One of the coolest appetizers you can ever serve is oysters on the half shell with a fresh mignonette or horseradish sauce.

It’s delightfully seaside, refreshing and pretty darn epicurean — and not that hard. First, you’re going to want to visit our Fishmongers and buy some fresh oysters! Typically, we will have a variety that includes these popular oysters, but selection varies per store, depending on what comes in fresh that day!

  • Blue Point — Popular, mild oysters originally found in the waters off the town of Blue Point on Long Island’s Great South Bay.
  • Watch House Point — Salty upfront followed by hints of cucumber and melon. Grown on the historic Watch House Point oyster grounds located on the Eastern Shore of Virginia.
  • Kumamoto — Petite meats with a mild brininess, sweet flavor and a honeydew finish, cultivated primarily in Puget Sound’s Oakland Bay, WA, Humboldt Bay, CA and Baja, Mexico.

Buying Tips:

  • Ideally, purchase on the day you plan to serve.
  • Make sure none of the shells are open and won’t close when tapped.
  • Select approximately six per person, give or take an oyster.

Storing Tips:

  • You can store oysters in the refrigerator, cup side down, covered with a wet towel for no more than three days.
  • If you keep them over ice, be sure to change the ice frequently, because the melted water can kill a submerged oyster.

Testing Tips:
You can test to see if an oyster is alive by scraping a fork prong along the outside circle of its flesh. It should react by flinching/shrinking back. Fresh, live oysters will shine and should contain a good amount of liquor (the natural juice inside the oyster that keeps it alive once it’s out of the water). The liquor is actually considered a delicacy and should taste quite outstanding — super fresh. Note that it should be clear, not cloudy.

Sauces
These won’t take long, but you’ll want to make them prior to shucking so the oysters are as fresh, plump and buttery as they can be! We suggest wedges of fresh lemon and lime, freshly ground black pepper, plus fresh mignonette and horseradish sauces.

Gear Up
The right tools are an important part of shucking oysters safely and efficiently. You’ll want:

  • An Oyster Knife — We like the Victorinox 2.75” Oyster Knife. Compact and sturdy, it’s ergonomic, with a super-grip handle that is slip resistant even wet. Swiss made with a high carbon steel blade, it is dishwasher safe.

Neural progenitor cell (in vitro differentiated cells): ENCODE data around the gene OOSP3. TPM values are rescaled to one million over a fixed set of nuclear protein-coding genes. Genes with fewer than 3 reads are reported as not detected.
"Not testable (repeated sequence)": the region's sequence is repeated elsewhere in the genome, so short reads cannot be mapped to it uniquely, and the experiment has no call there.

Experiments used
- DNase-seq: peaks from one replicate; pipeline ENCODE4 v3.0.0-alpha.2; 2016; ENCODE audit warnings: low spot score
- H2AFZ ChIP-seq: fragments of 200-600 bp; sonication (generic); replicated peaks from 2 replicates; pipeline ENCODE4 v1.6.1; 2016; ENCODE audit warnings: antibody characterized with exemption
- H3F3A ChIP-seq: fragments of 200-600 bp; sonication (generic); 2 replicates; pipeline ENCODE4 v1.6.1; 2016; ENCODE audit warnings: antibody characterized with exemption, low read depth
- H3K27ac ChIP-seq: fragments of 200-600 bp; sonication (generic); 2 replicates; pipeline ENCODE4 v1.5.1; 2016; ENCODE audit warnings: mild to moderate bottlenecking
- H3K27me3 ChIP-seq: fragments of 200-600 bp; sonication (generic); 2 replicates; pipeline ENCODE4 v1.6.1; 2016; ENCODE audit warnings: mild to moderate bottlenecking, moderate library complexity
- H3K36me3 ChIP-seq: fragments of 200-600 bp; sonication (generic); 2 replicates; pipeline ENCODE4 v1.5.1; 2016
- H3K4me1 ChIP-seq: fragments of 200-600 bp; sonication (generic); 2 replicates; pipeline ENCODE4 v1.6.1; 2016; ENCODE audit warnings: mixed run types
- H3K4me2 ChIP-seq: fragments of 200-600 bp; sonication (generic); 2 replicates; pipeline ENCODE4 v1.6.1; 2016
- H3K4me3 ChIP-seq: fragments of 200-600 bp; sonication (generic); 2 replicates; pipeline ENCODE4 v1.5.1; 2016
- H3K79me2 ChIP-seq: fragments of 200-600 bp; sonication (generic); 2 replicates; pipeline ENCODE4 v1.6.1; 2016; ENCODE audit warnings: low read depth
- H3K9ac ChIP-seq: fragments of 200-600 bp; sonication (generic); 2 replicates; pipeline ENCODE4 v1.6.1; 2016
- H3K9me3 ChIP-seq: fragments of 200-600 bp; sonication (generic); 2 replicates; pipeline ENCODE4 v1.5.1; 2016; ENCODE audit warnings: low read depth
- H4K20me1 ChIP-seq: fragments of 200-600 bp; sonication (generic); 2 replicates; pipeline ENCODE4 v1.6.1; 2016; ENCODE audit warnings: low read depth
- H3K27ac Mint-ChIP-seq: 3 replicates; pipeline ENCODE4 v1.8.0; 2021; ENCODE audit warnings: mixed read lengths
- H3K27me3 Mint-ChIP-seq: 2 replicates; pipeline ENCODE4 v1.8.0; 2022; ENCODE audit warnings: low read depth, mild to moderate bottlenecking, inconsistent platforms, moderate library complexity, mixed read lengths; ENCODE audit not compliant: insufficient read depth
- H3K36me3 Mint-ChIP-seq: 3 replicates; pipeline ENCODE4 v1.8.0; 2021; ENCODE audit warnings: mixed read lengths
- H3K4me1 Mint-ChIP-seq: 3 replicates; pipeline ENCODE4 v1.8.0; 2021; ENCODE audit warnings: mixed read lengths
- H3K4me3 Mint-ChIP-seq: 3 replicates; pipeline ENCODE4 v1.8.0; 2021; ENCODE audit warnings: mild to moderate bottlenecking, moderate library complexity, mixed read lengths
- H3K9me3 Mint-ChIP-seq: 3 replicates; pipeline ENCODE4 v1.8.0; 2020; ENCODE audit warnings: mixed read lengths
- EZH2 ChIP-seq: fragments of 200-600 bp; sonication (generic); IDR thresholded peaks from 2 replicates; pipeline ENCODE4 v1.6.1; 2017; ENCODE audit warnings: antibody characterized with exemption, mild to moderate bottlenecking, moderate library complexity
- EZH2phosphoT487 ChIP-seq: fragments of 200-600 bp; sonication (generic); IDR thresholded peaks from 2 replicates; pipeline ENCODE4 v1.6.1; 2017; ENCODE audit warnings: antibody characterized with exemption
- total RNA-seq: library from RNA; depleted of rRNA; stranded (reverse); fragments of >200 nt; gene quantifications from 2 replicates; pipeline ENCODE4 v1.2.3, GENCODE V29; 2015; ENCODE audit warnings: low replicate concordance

• A Shucking Glove — Again, we go with the Victorinox Cutlery PerformanceShield Cut Resistant Glove. Comfortable, flexible and exceptionally durable, its reversible design fits either right or left hand. Not to mention the fact that it is cut resistant!
  • Crushed Ice or Rock Salt
  • A Deep Pan, Bowl or Platter — Fill with the crushed ice or rock salt to display post-shucked half shells.
  • Bag or Bowl — To discard shells as you shuck.

Shucking
It gets easier with practice, promise. First, make sure you have your bowl of crushed ice or rock salt and a clean towel to wipe any dirt off of the shells. Then, wearing the gloves…

  1. Rinse & dry the oysters.
  2. Grasp an oyster in one hand, cup-side down, inserting the knife in the hinge.
  3. Run the blade along the top of the shell to open the oyster.
  4. Repeat until you have opened them all and displayed them in a lovely layer on your ice/rock salt. It’s that simple.

NOTE: Oysters go marvelously well with an unoaked, more-mineral-than-fruit white like Muscadet, Sauvignon Blanc or a French Chablis. Champagne and martinis are quite acceptable, also!

Consuming raw or undercooked meats, poultry, seafood, shellfish or eggs may increase your risk of foodborne illness, especially if you have certain medical conditions.